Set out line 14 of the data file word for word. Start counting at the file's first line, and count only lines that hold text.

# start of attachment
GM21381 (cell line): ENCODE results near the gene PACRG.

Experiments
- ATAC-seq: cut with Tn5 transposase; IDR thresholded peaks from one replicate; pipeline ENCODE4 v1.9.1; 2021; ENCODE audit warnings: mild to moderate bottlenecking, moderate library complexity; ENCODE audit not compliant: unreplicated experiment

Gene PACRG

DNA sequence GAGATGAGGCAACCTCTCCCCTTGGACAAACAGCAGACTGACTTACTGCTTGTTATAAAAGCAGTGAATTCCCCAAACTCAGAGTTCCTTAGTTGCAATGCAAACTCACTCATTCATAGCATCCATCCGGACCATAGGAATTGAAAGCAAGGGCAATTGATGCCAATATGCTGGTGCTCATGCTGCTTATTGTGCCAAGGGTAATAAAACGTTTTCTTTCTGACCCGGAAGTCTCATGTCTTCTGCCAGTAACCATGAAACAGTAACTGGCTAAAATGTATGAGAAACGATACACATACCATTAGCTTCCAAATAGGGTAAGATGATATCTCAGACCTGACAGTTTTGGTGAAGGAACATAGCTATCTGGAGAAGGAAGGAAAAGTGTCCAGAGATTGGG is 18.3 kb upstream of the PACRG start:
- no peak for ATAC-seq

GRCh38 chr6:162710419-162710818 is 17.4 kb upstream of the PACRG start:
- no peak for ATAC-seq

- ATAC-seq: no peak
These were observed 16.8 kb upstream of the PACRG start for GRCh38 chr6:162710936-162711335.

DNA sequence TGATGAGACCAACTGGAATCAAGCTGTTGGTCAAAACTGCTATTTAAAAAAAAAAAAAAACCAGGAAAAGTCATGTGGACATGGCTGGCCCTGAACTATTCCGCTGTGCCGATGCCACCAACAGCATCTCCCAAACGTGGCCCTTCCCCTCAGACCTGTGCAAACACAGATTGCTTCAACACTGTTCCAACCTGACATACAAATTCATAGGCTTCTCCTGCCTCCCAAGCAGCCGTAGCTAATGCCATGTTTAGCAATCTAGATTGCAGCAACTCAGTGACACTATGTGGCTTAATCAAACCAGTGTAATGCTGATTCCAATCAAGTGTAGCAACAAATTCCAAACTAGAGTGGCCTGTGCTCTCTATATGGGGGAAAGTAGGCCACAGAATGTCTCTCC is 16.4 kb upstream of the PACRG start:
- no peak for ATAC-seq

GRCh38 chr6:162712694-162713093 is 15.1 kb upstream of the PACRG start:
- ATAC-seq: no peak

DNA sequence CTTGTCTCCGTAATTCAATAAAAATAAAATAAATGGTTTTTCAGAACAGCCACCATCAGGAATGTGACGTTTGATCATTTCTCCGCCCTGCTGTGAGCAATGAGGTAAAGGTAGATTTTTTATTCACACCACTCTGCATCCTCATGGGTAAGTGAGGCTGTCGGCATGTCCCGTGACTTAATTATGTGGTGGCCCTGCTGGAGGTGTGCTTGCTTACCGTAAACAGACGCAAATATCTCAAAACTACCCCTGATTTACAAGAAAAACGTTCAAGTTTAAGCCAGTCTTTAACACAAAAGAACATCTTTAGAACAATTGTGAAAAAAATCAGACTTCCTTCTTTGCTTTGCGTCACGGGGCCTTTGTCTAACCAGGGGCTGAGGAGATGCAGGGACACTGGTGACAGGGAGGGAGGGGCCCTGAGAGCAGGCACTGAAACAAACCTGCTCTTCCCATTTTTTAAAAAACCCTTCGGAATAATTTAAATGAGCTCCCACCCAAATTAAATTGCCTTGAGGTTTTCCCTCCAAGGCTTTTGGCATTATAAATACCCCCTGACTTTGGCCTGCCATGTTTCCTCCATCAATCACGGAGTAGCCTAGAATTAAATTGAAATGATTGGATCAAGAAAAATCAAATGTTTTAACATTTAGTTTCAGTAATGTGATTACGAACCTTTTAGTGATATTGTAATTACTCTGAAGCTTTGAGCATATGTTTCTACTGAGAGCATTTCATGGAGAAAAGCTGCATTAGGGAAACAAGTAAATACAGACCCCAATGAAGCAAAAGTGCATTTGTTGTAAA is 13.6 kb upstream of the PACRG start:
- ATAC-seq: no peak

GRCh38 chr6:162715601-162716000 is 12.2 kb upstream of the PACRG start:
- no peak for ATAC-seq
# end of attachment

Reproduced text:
- ATAC-seq: no peak